Because they’re financially incentivized to distribute as many secondaries as possible, some institutions don’t heavily screen students’ primary applications before sending out these expensive, mandatory secondaries. In fact, some schools explicitly acknowledge that they don’t screen at all, noting that candidates are not evaluated until a secondary application has been submitted — or even that receiving a secondary doesn’t indicate that a candidate has met the school’s basic requirements. Although it does no screening of primary applications, one prestigious medical school charges students a nonrefundable payment of $130 to submit a secondary application and proceed with the admissions process

Medical schools can argue that secondaries are critical to fair admissions because they include essays that afford students an opportunity to further showcase their accomplishments, address deficiencies in their candidacies, and highlight their diverse backgrounds. The latter element is especially relevant after the recent Supreme Court Affirmative Action ruling. However, the cost for students to relay this information can be prohibitively high since premedical candidates submit an average of 18 applications each, and while there may be a legitimate need for additional information about a candidacy, not all schools even make the effort to include essay prompts in their pricey secondary applications.

Although the medical school admissions process is defective, it can be repaired. For one, institutions could commit to transparency in their schedules. Instead of leaving applicants to wait without any idea if or when they might hear from institutions, medical schools could provide a timeline for students, starting from the date that each candidate’s primary application processing is complete. If medical institutions did so, and committed to adhering to those public schedules, the process would be less anxiety-producing. 

Along those lines, medical schools could commit to being clear about their selection criteria. Of note, schools’ median MCAT scores are available through the AAMC. However, if students don’t know which or how many MCAT scores are evaluated, the published information has limited value. Furthermore, there are other aspects of the application whose weighted import is vague — like letters of recommendation, essays, and extracurriculars.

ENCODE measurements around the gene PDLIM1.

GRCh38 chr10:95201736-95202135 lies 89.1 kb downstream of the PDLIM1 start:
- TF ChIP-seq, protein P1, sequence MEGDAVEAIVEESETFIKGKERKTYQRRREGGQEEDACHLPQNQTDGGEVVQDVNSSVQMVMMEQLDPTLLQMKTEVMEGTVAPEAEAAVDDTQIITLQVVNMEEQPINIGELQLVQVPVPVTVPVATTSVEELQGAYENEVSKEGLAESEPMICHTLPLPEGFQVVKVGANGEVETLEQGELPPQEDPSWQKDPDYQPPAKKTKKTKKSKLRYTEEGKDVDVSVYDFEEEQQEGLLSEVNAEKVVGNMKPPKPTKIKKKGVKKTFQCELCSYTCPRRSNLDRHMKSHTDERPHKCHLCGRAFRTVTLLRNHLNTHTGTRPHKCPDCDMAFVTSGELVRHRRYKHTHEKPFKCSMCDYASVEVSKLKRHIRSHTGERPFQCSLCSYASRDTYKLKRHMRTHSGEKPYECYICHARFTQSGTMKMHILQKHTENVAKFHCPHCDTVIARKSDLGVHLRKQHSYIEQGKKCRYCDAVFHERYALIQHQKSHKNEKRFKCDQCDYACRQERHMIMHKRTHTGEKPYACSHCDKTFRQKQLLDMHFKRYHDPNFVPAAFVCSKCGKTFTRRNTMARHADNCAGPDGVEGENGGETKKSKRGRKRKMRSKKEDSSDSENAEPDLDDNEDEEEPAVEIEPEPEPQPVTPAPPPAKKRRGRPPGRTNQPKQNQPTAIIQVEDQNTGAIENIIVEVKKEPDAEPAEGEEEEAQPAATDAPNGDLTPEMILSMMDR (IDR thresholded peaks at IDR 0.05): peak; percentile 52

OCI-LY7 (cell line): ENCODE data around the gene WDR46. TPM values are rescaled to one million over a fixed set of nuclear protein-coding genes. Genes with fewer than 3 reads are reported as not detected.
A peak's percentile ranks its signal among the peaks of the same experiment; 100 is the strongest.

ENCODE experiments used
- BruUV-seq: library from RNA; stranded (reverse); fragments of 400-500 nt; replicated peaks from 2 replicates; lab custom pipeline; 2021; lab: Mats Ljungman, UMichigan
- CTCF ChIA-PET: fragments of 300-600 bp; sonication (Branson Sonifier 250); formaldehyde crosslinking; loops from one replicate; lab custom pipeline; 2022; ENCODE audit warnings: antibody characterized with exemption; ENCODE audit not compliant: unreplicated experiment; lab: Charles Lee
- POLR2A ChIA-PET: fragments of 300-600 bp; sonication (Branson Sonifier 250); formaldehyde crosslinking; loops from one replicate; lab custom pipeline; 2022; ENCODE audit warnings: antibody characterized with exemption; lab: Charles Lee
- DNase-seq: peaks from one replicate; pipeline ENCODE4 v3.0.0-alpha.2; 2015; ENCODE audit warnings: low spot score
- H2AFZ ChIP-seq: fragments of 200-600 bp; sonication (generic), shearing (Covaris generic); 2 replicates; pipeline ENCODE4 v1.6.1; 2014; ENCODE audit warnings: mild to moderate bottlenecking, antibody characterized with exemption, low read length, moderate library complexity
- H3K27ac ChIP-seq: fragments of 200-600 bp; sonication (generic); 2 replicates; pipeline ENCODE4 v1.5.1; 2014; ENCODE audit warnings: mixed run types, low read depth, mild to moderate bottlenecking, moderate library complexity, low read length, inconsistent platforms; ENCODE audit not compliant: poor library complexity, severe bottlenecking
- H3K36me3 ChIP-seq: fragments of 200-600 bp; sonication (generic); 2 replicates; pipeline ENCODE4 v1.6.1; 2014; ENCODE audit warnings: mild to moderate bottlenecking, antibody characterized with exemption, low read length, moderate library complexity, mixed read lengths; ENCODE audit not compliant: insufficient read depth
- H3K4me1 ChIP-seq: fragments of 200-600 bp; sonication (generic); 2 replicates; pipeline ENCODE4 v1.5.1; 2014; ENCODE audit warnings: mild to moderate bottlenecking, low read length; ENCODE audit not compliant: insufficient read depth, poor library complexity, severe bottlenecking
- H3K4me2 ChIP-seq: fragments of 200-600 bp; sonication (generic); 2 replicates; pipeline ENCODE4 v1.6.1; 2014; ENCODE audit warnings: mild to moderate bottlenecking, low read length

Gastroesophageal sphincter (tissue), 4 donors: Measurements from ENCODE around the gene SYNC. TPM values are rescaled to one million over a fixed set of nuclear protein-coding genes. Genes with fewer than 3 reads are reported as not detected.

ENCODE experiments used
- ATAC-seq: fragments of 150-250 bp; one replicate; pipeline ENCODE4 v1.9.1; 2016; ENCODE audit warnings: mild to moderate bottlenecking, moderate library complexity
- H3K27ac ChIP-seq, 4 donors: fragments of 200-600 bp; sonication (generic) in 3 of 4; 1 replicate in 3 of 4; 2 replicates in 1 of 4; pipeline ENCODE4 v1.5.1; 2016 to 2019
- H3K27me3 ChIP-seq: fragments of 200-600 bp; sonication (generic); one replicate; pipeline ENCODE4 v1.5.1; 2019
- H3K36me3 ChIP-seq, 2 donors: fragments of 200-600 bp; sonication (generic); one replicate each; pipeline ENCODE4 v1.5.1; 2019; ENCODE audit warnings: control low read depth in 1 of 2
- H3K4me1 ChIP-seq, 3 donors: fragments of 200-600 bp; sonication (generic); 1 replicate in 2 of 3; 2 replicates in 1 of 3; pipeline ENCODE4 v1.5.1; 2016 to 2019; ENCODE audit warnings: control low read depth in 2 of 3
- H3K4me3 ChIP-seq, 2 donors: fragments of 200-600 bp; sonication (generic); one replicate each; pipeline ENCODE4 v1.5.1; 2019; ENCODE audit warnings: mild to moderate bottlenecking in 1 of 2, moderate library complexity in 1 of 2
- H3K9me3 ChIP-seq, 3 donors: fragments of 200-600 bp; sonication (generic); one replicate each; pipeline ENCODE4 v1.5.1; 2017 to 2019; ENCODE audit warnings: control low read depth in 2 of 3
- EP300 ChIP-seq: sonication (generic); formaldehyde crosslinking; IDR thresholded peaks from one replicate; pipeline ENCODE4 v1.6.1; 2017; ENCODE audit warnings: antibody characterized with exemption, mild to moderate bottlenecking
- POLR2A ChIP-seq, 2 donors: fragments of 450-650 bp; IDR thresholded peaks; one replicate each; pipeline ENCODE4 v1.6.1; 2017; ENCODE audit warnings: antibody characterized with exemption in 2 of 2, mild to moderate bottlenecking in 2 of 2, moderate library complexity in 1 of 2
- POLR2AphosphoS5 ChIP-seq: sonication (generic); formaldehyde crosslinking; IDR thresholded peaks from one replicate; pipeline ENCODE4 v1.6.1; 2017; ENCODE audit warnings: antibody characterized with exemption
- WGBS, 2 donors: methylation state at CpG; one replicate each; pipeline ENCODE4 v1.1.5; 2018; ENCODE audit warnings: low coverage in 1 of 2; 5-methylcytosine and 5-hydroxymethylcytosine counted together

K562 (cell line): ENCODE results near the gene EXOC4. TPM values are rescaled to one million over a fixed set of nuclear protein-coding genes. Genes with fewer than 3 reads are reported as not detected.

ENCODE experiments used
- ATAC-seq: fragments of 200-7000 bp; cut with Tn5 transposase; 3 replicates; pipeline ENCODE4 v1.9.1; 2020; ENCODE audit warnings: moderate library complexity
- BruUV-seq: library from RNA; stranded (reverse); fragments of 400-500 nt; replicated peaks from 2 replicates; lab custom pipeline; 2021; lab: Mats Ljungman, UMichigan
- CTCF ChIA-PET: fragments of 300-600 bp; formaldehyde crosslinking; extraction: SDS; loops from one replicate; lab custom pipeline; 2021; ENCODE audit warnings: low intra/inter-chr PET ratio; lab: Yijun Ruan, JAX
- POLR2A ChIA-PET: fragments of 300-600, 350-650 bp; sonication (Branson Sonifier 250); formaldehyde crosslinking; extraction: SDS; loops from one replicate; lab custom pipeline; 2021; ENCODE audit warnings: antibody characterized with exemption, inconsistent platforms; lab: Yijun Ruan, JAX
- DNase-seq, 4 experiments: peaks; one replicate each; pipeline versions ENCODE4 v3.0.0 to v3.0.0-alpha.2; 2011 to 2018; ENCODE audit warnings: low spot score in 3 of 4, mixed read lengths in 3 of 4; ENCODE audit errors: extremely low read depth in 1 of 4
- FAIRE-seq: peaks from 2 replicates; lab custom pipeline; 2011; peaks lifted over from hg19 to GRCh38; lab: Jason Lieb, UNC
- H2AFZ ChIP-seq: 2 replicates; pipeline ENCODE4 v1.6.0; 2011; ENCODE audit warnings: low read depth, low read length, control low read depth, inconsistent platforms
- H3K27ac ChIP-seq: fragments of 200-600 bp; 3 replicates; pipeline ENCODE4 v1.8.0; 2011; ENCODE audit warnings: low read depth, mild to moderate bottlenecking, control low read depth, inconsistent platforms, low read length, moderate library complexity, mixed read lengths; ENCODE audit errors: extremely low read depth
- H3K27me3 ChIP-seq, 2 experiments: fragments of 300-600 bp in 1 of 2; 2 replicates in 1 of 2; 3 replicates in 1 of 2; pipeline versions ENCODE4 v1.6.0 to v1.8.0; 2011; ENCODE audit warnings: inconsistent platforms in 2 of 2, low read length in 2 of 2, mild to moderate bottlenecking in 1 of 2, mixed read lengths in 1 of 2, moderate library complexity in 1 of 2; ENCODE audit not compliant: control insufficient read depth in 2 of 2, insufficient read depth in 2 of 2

A final, large-scale improvement in the process would be for medical schools to send out a realistic number of reasonably priced secondary applications after heavily screening candidates. This tactic would be financially disadvantageous to the institutions, so they would need to prioritize students over revenue. At the very least, individual schools could self-report the percentage of applicants completing secondaries who eventually earn acceptance. In doing so, students could weigh where they should target their resources. Not only would this tactic be fairer to applicants, but it would also decrease the workload of admissions committees and therefore help with staffing shortages. In this way, candidates could be treated with individual attention and courtesy. 

Because most applicants will not be accepted, medical schools have the upper hand in admissions. Consequently, only they can transform the process into a kinder one for the future professionals in their own field, offering a whole new meaning to “Physician, Heal Thyself.”

What do you think should be done to improve the medical school admissions process? Share in the comments.

Michelle Finkel is an emergency physician and founder of Insider Medical Admissions, a medical school and residency admissions advising company.

Illustration by Jennifer Bogartz

All opinions published on Op-Med are the author’s and do not reflect the official position of Doximity or its editors. Op-Med is a safe space for free expression and diverse perspectives. For more information, or to submit your own opinion, please see our submission guidelines or email

More from Op-Med